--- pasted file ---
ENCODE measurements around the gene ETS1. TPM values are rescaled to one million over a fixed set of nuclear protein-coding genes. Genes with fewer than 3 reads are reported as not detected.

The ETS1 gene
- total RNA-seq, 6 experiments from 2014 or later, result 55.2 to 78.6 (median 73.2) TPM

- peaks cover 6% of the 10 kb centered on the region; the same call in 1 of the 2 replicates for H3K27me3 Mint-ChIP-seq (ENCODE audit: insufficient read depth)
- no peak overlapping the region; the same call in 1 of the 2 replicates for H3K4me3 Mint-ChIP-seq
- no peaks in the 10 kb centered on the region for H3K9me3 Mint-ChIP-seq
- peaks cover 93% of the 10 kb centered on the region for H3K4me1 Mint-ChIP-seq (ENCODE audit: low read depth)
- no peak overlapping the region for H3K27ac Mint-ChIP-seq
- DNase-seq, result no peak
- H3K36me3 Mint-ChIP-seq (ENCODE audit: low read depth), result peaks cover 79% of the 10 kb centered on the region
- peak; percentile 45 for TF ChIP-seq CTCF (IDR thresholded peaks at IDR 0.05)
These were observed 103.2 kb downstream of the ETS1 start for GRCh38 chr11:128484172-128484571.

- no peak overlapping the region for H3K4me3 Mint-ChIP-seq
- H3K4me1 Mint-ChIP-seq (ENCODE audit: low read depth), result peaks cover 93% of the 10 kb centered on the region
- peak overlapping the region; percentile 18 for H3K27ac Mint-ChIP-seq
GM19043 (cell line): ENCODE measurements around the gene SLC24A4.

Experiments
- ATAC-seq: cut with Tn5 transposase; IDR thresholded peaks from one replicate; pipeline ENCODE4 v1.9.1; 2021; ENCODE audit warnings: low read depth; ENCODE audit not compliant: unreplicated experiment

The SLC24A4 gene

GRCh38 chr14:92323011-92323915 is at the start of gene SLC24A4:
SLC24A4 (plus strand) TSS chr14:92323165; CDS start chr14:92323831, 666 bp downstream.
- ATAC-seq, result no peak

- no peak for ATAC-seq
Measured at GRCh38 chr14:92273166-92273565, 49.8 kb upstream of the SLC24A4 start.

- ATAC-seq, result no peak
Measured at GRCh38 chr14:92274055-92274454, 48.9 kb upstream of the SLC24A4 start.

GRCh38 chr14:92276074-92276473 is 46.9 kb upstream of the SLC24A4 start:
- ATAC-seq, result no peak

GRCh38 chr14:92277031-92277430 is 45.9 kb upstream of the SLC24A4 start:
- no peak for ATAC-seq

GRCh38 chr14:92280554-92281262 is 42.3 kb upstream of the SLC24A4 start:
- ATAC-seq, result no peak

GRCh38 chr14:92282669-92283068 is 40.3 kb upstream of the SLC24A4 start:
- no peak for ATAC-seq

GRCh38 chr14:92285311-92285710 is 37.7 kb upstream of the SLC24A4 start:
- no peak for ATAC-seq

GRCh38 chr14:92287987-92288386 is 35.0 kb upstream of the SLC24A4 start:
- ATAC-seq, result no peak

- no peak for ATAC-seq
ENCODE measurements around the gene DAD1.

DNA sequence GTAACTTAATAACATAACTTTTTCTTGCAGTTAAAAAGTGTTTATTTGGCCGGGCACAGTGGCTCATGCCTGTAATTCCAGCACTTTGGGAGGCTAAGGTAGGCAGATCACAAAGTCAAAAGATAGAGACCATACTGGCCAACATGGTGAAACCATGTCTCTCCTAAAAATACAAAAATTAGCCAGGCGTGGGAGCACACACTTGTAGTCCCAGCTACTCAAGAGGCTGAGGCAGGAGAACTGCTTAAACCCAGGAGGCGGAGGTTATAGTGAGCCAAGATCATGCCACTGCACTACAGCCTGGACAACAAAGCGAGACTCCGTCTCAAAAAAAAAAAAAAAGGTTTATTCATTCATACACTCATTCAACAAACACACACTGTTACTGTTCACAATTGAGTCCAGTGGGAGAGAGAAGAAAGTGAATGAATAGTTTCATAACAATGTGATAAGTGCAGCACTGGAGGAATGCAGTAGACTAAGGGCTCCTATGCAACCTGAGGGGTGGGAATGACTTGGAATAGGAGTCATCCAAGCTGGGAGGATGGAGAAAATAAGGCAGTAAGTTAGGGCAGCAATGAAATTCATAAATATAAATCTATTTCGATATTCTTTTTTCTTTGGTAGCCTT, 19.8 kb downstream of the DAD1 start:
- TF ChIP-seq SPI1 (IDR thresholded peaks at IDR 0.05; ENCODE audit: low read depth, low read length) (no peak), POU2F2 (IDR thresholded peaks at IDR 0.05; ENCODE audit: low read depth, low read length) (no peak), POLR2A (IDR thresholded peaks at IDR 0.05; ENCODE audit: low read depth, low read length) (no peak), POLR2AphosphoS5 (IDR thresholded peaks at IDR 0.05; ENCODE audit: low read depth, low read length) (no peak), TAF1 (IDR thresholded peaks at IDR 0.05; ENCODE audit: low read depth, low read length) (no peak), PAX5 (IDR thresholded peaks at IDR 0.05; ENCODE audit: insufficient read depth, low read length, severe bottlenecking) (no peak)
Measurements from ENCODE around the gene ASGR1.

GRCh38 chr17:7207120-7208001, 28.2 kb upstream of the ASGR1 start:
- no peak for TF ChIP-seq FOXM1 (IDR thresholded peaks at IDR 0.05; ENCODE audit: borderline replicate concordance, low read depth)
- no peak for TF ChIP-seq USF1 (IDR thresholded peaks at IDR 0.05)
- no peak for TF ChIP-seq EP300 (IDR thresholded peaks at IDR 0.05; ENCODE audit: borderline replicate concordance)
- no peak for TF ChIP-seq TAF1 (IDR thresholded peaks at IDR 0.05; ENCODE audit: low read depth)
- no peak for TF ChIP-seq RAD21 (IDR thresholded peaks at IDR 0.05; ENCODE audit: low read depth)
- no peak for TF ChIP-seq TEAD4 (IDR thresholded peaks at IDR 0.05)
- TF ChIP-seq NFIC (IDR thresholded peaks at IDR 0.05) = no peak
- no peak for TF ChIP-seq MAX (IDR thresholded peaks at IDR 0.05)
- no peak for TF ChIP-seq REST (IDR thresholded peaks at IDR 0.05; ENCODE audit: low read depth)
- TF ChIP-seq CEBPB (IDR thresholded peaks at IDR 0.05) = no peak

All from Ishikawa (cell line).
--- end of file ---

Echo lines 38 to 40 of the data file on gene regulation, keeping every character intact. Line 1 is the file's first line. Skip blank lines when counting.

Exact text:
- ATAC-seq, result no peak

- no peak for ATAC-seq
ENCODE measurements around the gene DAD1.